Part I: The Fête-Dieu of Aix-en-Provence

It’s been a year since I studied abroad and I’m finally cleaning out all the paperwork I brought back with me. All my syllabi, assignments, essays, notes, journals, etc. So, in a four-but-maybe-more-part series, I’m going to post some essays from my time at IAU.

Why in the world would you want to read essays I wrote? Number 1: I’m going to reduce them to only the most interesting facts and enhance them with all sorts of photos and videos. Number 2: I only chose super-fascinating topics because I had very few guidelines to follow. Number 3: I had access to and the ability to read a library of French books, articles, and records that you will never find here in the States. Number 4: Because you will learn something and learning is always good, yes?

Without further ado, Intriguing Topics Taylor Teaches To You, Part I:

The Fête-Dieu of Aix-en-Provence

Important background information to know: Some knowledge of Biblical events and history. And the city of Aix-en-Provence in the south of France. This is what I’ve already written/photographed about it. In medieval times, France didn’t exist as it does today; Europe was made up of hundreds of different regions all with their own Kings. From the 9th century to the 15th century, Provence was a semi-independent state with its own cultural identity and its own language: Provencal, which is sort of a mix of French and Italian. I discovered the history of the Fête-Dieu while researching street names (part two, potentially) in an 1846 book by Roux-Alpheran (which is available in French online). And no, I have no idea what “bazoche” means.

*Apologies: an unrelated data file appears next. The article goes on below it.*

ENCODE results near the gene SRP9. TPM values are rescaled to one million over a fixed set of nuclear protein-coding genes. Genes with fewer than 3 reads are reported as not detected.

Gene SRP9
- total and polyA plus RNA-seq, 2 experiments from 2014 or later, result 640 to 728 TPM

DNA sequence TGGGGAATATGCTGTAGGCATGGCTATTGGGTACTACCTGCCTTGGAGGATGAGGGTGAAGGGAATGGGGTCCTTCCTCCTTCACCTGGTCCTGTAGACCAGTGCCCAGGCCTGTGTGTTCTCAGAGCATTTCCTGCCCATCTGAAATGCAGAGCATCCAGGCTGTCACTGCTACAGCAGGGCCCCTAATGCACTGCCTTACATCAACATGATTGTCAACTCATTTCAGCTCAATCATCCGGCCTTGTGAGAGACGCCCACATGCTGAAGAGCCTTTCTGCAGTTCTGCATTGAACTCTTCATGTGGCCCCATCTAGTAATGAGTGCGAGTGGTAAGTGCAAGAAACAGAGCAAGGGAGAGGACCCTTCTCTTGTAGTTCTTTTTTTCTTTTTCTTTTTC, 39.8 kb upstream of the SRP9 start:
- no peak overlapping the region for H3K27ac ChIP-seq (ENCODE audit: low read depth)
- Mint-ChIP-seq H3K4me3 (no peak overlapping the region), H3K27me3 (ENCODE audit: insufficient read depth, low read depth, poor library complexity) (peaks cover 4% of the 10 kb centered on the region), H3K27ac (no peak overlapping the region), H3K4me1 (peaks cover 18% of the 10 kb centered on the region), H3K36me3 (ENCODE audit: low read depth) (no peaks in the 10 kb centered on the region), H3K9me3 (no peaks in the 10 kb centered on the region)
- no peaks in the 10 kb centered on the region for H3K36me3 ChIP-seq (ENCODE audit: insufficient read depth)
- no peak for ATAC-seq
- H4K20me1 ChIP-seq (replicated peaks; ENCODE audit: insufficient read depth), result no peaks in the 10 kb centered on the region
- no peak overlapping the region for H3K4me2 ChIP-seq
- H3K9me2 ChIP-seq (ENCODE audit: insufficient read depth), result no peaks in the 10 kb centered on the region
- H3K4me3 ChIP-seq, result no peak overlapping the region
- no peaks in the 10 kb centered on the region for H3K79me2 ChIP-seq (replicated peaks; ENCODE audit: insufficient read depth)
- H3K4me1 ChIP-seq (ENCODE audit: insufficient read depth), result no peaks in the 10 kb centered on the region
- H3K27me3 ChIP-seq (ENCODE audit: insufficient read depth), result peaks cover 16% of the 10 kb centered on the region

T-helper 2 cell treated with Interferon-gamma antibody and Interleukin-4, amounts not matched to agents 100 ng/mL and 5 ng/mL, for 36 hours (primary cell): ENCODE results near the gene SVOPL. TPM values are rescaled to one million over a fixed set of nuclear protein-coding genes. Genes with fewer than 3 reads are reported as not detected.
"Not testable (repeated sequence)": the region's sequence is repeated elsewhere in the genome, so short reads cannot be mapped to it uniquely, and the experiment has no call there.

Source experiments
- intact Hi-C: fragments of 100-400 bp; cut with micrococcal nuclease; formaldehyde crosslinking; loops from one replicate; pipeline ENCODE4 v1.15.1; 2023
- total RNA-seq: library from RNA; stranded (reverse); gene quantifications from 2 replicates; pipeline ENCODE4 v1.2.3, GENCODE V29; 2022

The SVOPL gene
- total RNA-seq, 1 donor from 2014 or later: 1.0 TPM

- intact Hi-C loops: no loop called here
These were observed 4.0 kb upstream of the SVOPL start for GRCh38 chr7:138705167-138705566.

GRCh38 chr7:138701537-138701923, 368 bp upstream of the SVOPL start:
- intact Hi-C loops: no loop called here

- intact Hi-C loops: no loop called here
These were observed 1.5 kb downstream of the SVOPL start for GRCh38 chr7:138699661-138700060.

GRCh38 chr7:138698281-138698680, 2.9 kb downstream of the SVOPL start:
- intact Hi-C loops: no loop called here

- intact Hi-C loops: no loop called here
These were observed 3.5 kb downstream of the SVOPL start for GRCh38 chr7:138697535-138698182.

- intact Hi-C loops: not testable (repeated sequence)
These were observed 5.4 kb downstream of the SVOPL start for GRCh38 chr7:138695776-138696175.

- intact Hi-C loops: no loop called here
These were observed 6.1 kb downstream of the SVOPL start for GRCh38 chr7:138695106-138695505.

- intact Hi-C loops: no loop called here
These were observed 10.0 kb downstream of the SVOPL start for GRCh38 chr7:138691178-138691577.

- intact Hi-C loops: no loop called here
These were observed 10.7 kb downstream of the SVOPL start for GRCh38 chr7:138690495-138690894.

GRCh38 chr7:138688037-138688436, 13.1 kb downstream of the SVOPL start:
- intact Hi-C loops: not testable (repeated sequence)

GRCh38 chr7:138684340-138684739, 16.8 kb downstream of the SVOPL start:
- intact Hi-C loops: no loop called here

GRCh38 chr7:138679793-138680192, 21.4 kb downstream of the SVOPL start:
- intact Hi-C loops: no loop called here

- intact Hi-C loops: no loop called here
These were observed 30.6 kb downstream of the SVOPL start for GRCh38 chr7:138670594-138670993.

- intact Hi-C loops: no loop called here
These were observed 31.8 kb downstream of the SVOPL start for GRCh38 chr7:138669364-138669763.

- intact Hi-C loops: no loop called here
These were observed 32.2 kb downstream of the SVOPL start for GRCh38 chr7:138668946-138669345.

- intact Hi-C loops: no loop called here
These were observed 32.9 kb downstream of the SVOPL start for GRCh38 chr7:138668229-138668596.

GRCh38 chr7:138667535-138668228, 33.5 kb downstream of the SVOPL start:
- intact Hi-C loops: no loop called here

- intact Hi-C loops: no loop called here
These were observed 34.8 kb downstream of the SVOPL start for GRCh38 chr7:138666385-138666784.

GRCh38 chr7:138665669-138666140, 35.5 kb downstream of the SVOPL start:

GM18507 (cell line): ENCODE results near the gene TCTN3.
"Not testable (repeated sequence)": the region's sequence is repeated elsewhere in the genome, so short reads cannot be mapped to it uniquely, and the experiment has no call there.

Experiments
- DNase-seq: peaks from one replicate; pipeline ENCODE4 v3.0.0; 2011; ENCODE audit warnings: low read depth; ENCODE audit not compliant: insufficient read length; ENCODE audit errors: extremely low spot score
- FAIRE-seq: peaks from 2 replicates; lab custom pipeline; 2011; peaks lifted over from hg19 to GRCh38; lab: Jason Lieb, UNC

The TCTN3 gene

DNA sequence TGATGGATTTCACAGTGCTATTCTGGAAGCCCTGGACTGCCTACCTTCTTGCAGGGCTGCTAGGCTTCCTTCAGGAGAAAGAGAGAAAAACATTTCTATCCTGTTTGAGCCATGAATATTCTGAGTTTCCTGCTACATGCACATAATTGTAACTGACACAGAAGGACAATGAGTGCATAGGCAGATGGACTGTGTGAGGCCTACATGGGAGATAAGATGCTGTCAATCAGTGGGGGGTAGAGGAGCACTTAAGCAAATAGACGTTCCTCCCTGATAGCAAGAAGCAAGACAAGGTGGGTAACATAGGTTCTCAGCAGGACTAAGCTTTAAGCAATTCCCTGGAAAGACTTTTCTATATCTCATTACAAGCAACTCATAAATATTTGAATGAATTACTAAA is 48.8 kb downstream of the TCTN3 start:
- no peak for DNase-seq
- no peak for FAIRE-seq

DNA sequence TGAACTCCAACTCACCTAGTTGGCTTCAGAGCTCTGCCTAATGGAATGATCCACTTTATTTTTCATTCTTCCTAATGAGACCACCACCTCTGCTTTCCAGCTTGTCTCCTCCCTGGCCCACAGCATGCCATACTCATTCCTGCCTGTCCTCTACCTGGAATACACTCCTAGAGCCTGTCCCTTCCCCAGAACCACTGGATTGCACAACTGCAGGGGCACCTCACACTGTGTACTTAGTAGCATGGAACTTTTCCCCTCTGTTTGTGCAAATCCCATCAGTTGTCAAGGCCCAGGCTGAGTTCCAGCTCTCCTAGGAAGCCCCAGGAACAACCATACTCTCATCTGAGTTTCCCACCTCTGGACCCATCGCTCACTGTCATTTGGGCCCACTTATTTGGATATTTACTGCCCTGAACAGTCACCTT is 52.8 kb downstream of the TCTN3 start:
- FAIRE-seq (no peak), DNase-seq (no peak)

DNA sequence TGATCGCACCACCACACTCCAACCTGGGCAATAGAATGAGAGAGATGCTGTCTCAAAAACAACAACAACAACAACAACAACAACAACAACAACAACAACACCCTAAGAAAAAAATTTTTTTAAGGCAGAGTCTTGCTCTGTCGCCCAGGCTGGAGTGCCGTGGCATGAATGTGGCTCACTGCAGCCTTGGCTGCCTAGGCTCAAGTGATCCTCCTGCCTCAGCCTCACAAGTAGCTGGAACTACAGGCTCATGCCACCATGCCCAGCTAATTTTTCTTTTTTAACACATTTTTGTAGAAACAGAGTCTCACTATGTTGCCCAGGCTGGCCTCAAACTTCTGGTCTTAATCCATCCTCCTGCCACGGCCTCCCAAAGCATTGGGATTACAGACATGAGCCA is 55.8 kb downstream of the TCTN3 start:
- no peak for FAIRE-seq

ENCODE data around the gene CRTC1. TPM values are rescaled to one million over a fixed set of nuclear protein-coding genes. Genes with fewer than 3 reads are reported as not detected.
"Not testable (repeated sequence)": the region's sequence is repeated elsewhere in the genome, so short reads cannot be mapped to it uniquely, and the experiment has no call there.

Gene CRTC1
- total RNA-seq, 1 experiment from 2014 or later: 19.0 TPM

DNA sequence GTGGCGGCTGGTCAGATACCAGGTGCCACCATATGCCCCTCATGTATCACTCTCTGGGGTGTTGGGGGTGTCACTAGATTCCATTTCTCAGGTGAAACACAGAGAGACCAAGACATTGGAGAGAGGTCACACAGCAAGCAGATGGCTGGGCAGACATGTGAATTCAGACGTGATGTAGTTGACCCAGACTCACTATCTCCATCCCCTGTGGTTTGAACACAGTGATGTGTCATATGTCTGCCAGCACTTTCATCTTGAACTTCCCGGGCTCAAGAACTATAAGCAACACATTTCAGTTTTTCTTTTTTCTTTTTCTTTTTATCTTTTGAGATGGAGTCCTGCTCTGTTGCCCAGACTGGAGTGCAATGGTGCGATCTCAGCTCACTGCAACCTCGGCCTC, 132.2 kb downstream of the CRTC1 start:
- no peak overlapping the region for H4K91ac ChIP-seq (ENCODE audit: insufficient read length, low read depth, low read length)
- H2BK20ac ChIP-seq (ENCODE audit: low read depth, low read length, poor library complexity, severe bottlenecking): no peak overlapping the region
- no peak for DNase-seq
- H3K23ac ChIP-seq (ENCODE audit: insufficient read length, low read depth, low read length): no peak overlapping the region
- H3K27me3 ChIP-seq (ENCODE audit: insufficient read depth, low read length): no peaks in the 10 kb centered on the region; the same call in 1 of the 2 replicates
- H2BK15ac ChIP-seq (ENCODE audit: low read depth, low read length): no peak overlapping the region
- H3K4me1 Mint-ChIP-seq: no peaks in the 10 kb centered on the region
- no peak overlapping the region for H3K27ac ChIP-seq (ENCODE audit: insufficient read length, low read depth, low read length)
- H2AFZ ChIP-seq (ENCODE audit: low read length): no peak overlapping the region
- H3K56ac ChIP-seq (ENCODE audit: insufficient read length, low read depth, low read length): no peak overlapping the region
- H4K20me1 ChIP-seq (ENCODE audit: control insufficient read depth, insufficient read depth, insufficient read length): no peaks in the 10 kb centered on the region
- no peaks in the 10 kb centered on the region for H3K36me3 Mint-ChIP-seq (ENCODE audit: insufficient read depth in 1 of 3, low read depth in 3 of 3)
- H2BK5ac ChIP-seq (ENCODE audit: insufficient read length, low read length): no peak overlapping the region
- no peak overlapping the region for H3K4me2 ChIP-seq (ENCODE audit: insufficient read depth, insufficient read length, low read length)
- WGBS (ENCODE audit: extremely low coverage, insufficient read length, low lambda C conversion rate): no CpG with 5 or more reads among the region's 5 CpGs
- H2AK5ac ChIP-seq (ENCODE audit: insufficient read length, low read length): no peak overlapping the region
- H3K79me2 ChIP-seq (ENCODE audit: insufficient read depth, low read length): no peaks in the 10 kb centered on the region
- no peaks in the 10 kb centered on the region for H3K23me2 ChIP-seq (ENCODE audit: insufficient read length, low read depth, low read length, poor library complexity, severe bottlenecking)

Largely forgotten in the records of history, the celebration of Corpus Christi was a monumental event in Aix-en-Provence. The Catholic holiday, which occurs sometime in May or June, does not honor a specific event in Christ’s life; instead it pays homage to the Eucharist, or the Holy Communion. In medieval Europe, the day was popularly associated with the performance of “mystery plays” – theatrical performances depicting stories from the Bible. A long series of plays, collectively called the Corpus Christi cycles, could last for many days.

The calendar of events for Aix’s Fête-Dieu (the holiday’s name in French, aka “God’s Party”) included parades, plays, and grand feasts over the course of a long weekend. Almost everyone participated in the grand affair – rich and poor, young and old, male and female. The celebration was a poetic mix of ancient and modern history, juxtaposing the sacred and the profane. Unfortunately, many details have been lost over the years, which serves to make the events that much more curious and mysterious to modern day researchers.